Tennessee Education Commissioner Candice McQueen recently reminded school personnel they are not obligated to release student information regarding immigration status. School resource officers employed by police or sheriff’s departments, however, do not answer to school districts. Shelby County Schools is still reviewing the law, but school board members have previously gone on the record emphasizing their commitment to protecting undocumented students.

“Right now we are just trying to get a better understanding of the law and the impact that it may have,” said Natalia Powers, a district spokeswoman.

Also, incidents of excessive force and racial bias toward black students have cropped up in recent years. Two white Memphis officers were fired in 2013 after hitting a black student and wrestling her to the ground because she was “yelling and cussing” on school grounds. And mothers of four elementary school students recently filed a lawsuit against a Murfreesboro officer who arrested them at school in 2016 for failing to break up a fight that occurred off-campus.

Just how common those incidents are in Memphis is unclear. In response to Chalkbeat’s query for the number and type of complaints in the last two school years, Shelby County Schools said it “does not have any documents responsive to this request.”

Currently, 38 school resource officers are sheriff’s deputies, and the rest are security officers hired by Shelby County Schools. The officers respond and work to prevent criminal activity in all high schools and middle schools, Hopson said. The 30 additional officers would augment staffing at some schools and for the first time, branch out to some elementary schools. Hopson said those decisions will be based on crime rates in surrounding neighborhoods and school incidents.

Hopson’s initial recommendation for more school resource officers was in response to the school shooting in Parkland, Florida, that killed 17 people and sparked a wave of student activism on school safety, including in Memphis.

Gov. Bill Haslam’s recent $30 million budget boost would allow school districts across Tennessee to hire more law enforcement officers or improve building security. Measures to arm some teachers with guns or outlaw certain types of guns have fallen flat.


For more on the role and history of school resource officers in Tennessee, read our five things to know.


Sheriff’s deputies and district security officers meet weekly, said Capt. Dallas Lavergne of the Shelby County Sheriff’s Office. When the Memphis Police Department pulled their officers out of school buildings following the merger of city and county school systems, the county Sheriff’s Office replaced them with deputies.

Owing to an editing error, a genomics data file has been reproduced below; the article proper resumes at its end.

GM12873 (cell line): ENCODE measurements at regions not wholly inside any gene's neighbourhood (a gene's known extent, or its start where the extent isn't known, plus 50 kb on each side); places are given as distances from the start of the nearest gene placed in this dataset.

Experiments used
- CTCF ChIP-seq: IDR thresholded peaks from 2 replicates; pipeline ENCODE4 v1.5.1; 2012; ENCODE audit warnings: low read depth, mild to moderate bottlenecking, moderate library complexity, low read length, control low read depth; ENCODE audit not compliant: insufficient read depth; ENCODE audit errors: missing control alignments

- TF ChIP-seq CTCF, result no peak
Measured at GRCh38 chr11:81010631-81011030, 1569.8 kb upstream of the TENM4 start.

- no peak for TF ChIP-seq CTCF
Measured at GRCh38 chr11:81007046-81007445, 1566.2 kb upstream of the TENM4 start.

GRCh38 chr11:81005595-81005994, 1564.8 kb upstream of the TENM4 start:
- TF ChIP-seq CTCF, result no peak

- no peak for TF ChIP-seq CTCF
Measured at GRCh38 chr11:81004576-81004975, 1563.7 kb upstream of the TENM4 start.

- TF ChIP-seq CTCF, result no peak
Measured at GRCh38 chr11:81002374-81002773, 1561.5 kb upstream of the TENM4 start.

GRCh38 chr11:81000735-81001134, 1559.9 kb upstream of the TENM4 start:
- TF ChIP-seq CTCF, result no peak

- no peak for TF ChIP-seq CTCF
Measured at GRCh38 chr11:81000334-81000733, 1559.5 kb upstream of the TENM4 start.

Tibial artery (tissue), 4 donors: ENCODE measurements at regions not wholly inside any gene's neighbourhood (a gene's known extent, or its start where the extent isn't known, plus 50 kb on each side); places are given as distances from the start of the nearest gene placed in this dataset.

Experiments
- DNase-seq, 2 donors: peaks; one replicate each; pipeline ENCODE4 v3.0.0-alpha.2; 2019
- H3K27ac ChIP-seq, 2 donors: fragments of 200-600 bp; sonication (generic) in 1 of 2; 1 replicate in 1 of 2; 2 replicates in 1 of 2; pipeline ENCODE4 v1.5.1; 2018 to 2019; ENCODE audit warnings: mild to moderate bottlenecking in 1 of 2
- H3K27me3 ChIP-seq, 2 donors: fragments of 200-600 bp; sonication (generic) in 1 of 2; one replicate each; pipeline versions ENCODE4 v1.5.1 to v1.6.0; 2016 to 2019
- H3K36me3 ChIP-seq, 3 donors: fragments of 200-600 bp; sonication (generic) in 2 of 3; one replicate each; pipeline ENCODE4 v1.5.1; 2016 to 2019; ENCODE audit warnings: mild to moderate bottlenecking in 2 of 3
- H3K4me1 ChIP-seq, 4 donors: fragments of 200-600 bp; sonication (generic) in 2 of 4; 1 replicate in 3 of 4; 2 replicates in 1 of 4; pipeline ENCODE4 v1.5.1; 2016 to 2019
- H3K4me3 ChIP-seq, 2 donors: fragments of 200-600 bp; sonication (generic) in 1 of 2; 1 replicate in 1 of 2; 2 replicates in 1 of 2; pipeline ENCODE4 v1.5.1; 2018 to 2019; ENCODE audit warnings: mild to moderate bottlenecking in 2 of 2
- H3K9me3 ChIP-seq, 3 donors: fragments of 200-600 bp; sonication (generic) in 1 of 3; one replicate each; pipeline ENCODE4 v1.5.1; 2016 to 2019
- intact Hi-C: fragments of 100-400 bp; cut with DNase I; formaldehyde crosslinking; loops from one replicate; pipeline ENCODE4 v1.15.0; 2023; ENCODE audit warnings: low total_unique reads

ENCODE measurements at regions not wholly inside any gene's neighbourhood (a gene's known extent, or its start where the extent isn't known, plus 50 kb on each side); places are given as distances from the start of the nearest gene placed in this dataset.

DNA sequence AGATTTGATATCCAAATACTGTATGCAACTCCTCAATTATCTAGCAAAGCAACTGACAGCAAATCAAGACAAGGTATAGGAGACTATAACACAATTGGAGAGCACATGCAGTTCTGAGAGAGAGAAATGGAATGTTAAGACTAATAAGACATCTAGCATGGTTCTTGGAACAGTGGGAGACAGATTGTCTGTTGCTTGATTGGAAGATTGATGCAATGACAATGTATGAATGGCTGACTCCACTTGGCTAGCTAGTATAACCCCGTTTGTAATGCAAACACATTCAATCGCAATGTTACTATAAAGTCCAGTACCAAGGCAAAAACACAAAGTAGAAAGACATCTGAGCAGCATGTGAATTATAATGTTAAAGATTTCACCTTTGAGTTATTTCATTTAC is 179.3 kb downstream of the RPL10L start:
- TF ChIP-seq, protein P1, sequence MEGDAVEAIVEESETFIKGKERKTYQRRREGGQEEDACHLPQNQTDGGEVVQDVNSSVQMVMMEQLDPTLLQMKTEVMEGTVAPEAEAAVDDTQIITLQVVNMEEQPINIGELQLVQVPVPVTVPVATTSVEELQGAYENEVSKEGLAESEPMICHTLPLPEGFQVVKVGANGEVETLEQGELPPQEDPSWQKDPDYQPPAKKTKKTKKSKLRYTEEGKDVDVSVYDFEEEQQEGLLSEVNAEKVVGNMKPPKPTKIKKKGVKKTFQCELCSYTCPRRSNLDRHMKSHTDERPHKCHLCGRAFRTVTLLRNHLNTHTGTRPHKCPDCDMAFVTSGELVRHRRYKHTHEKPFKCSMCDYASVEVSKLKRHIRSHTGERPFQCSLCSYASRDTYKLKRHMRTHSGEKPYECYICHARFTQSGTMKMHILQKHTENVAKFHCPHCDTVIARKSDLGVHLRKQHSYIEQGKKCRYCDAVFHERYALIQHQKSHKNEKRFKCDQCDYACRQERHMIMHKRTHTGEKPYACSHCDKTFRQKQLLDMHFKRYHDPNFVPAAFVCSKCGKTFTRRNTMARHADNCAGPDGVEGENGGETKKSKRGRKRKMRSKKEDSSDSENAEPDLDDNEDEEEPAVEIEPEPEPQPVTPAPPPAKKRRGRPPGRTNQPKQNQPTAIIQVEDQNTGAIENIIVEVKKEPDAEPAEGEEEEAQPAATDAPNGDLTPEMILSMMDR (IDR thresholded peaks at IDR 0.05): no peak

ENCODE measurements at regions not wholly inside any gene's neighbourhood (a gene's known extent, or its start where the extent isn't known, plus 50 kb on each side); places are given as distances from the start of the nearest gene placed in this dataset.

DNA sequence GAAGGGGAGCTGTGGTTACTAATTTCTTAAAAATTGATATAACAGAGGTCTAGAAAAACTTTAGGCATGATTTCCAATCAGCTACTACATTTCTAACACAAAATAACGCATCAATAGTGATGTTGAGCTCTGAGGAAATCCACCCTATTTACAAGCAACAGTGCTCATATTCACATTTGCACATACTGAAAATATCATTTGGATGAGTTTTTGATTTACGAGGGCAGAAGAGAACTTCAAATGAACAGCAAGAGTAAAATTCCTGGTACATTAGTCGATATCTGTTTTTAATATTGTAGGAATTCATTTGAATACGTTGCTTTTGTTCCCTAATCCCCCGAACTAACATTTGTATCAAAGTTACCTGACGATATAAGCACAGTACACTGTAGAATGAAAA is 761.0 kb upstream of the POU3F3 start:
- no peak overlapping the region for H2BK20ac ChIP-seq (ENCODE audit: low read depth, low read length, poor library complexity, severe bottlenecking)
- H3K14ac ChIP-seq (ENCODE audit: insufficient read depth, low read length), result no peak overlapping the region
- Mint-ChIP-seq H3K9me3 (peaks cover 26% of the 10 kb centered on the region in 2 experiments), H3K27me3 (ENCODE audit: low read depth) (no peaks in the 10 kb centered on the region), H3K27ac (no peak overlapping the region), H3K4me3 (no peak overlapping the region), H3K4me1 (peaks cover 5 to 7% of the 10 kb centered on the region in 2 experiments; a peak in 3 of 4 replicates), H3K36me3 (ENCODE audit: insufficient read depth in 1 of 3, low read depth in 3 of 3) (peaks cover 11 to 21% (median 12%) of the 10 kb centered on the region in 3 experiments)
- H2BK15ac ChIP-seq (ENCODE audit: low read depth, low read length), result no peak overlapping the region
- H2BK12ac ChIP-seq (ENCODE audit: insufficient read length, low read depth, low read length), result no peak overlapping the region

All deputy recruits go through school resource officer training, and those who are assigned to schools get additional annual training. In a 2013 review of police academies across the nation, Tennessee was cited as the only state that had specific training for officers deployed to schools.

call out

Our readers had a lot to say in 2017. Make your voice heard in 2018.

PHOTO: Chris Hill/Whitney Achievement School
Teacher Carl Schneider walks children home in 2015 as part of the after-school walking program at Whitney Achievement Elementary School in Memphis. This photograph went viral and inspired a First Person reflection from Schneider in 2017.

Last year, some of our most popular pieces came from readers who told their stories in a series that we call First Person.

For instance, Carl Schneider wrote about the 2015 viral photograph that showed him walking his students home from school in a low-income neighborhood of Memphis. His perspective on what got lost in the shuffle continues to draw thousands of readers.

First Person is also a platform to influence policy. Recent high school graduate Anisah Karim described the pressure she felt to apply to 100 colleges in the quest for millions of dollars in scholarships. Because of her piece, the school board in Memphis is reviewing the so-called “million-dollar scholar” culture at some high schools.

Do you have a story to tell or a point to make? In 2018, we want to give an even greater voice to students, parents, teachers, administrators, advocates and others who are trying to improve public education in Tennessee. We’re looking for essays of 500 to 750 words grounded in personal experience.

Whether your piece is finished or you just have an idea to discuss, drop a line to Community Editor Caroline Bauman at cbauman@chalkbeat.org.

But first, check out these top First Person pieces from Tennesseans in 2017:

My high school told me to apply to 100 colleges — and I almost lost myself in the process

“A counselor never tried to determine what the absolute best school for me would be. I wasted a lot of time, money and resources trying to figure that out. And I almost lost myself in the process.” —Anisah Karim     

Why I’m not anxious about where my kids go to school — but do worry about the segregation that surrounds us

“In fact, it will be a good thing for my boys to learn alongside children who are different from them in many ways — that is one advantage they will have that I did not, attending parochial schools in a lily-white suburb.” —Mary Jo Cramb

I covered Tennessee’s ed beat for Chalkbeat. Here’s what I learned.

“Apathy is often cited as a major problem facing education. That’s not the case in Tennessee.” —Grace Tatter

I went viral for walking my students home from school in Memphis. Here’s what got lost in the shuffle.

“When #blacklivesmatter is a controversial statement; when our black male students have a one in three chance of facing jail time; when kids in Memphis raised in the bottom fifth of the socioeconomic bracket have a 2.6 percent chance of climbing to the top fifth — our walking students home does not fix that, either.” —Carl Schneider

I think traditional public schools are the backbone of democracy. My child attends a charter school. Let’s talk.

“It was a complicated choice to make. The dialogue around school choice in Nashville, though, doesn’t often include much nuance — or many voices of parents like me.” —Aidan Hoyal

I grew up near Charlottesville and got a misleading education about Civil War history. Students deserve better.

“In my classroom discussions, the impetus for the Civil War was resigned to a debate over the balance of power between federal and state governments. Slavery was taught as a footnote to the cause of the war.” —Laura Faith Kebede